So, to conclude, martial arts are defined by their complexity. They have a much wider scope of possible applications and are not primarily combat-oriented (some do not have combat elements at all!) and it is exactly that, the profoundness and the philosophical foundations, that makes them so special and unique.  

Combat Sports

Unlike martial arts, combat sports are primarily a sporting (physical) activity focused on – in most cases – full-contact one-on-one combat. It is a competitive discipline where fighters face each other in an arena and fight adhering to a pre-existing set of combat rules. The main goal of combat sports is to win, i.e. defeat your opponent and win in a fight. This can be achieved by knocking your opponent out or, if case that does not happen, having more points awarded to you by a panel of (ringside) judges. 

Muay Thai vs Kickboxing: What Are the Differences?

Unlike martial arts, combat sports were never envisioned as a form of art, as something more than just combat. We’re not implying that combat sports are just brute force – they’re not – but they don’t actually have that profound, philosophical component that is typical for martial arts in general. As stated before, martial arts are also a form of philosophy and combat sports aren’t. They’re a competition where the goal is to win. In martial arts, the goal is to deepen yourself and elevate your skills and views. So, the fundamental difference lies with the approach – although similar in one aspect, both of these just come from a different place and that’s it.

Some combat sports can also be described as martial arts and vice versa, but those are rare examples. Much debate has been led about the nature of both wrestling and boxing; these two disciplines have such long traditions that they can easily be considered martial arts, but they’ve also gone through so many changes in recent times that the essential aspects of martial arts have mostly disappeared, especially in boxing. While we could state that modern wrestling does retain a lot of traditional elements and can thus be described as a martial art, modern boxing has changed radically so it is very difficult to describe it as anything other than a combat sport. Classical boxing might have been a martial art, but modern boxing didn’t preserve those elements and is closer to modern combat sports. 

As with martial arts, combat sports can be divided into unarmed and armed ones, based on the usage of different weaponry. 

Is MMA a Martial Art?

So, where does MMA figure in all of this? Considering the nature of MMA, we have a very interesting situation. As the name states, MMA is a combination of different martial arts and it is a fact that, when arts used in MMA are concerned, more could be described as martial arts than not. And yet, despite combining martial arts, MMA is an individual unit, different from the sum of its parts.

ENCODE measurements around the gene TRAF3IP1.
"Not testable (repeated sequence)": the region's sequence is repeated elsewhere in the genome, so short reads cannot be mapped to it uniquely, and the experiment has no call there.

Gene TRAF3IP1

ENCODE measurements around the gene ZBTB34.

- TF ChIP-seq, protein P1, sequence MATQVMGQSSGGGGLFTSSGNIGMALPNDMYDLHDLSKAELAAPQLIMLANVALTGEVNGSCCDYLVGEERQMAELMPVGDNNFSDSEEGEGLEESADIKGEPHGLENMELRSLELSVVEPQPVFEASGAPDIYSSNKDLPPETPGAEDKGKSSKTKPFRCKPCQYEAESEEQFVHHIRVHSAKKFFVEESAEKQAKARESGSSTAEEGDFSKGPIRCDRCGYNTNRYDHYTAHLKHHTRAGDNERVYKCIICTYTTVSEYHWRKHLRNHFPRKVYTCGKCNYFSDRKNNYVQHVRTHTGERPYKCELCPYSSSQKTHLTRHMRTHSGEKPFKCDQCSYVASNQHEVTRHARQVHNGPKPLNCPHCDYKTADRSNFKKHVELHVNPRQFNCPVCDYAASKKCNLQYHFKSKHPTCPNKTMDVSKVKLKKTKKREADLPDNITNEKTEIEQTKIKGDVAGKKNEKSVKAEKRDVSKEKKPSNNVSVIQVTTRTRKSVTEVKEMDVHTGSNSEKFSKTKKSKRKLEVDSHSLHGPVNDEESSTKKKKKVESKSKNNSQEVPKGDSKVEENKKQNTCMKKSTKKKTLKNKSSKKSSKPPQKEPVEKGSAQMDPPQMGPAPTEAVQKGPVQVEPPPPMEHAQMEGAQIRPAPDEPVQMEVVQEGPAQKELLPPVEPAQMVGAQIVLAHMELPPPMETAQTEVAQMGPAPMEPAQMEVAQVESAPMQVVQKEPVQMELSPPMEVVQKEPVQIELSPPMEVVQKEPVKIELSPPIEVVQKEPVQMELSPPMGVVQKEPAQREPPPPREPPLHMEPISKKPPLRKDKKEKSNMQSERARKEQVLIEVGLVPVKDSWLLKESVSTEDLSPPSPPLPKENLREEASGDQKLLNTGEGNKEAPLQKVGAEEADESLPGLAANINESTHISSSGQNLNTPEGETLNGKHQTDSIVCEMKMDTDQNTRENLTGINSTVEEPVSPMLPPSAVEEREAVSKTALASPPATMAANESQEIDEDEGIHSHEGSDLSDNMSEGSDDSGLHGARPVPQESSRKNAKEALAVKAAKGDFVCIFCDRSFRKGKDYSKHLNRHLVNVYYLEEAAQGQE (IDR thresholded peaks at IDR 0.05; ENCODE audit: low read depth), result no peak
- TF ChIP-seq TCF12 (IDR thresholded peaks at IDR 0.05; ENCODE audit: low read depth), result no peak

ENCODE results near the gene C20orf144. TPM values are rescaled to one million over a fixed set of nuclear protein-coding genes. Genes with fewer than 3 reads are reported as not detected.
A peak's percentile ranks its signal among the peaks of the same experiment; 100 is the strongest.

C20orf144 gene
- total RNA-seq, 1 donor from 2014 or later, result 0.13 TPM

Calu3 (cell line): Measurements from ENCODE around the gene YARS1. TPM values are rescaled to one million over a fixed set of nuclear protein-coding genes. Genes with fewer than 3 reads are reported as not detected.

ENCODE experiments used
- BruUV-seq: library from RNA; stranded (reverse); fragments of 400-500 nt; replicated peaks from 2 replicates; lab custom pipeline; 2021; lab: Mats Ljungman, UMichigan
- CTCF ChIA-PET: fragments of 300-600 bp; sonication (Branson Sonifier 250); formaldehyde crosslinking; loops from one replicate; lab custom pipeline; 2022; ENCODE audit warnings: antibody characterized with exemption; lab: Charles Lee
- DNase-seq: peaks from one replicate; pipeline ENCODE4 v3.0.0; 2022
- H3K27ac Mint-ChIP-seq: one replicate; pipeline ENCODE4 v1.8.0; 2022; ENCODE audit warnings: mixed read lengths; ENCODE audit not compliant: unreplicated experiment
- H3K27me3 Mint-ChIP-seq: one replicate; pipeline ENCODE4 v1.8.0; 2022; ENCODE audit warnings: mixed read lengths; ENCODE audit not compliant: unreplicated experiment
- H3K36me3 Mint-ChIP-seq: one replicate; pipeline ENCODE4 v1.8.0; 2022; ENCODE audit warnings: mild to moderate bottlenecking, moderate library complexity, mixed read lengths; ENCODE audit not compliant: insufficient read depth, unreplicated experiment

And exactly because of that – we can conclude that MMA is not a martial art in the classical sense, but rather a combat sport. Despite using martial arts, MMA itself has no elements that make martial arts what they are. MMA is focused on combat, on winning, on fighting, without any of the philosophical elements that are a necessary prerequisite for a discipline to be described as a martial art. 

This, of course, doesn’t mean MMA is worth less than martial arts. It’s really just a matter of approach. Both MMA and martial arts have something special, something specific that makes them what they are and it is ultimately up to you which one you’ll choose. 

After understanding the intricacies of MMA being a martial art or combat sport, you might be eager to practice and hone your skills. In order to ensure you excel in your training, choosing the right wear can make a significant difference in both performance and comfort during your sessions.

Check out our comprehensive guide on finding the best MMA shorts, which can elevate your MMA performance while providing maximum comfort for an enjoyable training experience.

That covers our topic of the day. If you are interested in MMA, be sure to check out our series of articles on Mixed Martial Arts. Thank you for reading it and stay tuned for more of the same!

Vladimir Vladisavljevic has been training in the art of kickboxing for over seven years, holds a Taekwondo black belt, and has a master's degree in sports and physical education. He's also a huge mixed martial arts fan. He's a big deal in Bulgaria as a mixed martial arts commentator, analyst, and podcaster.
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Vladimir Vladisavljevic

Vladimir Vladisavljevic has a master's degree in sports and physical education. He has been training in kickboxing for over seven years and holds a Taekwondo black belt. He's also a huge mixed martial arts fan. Vladimir is a big deal in Bulgaria as a mixed martial arts commentator, analyst, and podcaster. He was known as The Bulgarian Cowboy in the Western world. In addition, he has a YouTube channel where he talks about his love of esports, one of the fastest-growing fields in the world. Our testing and reviewing method.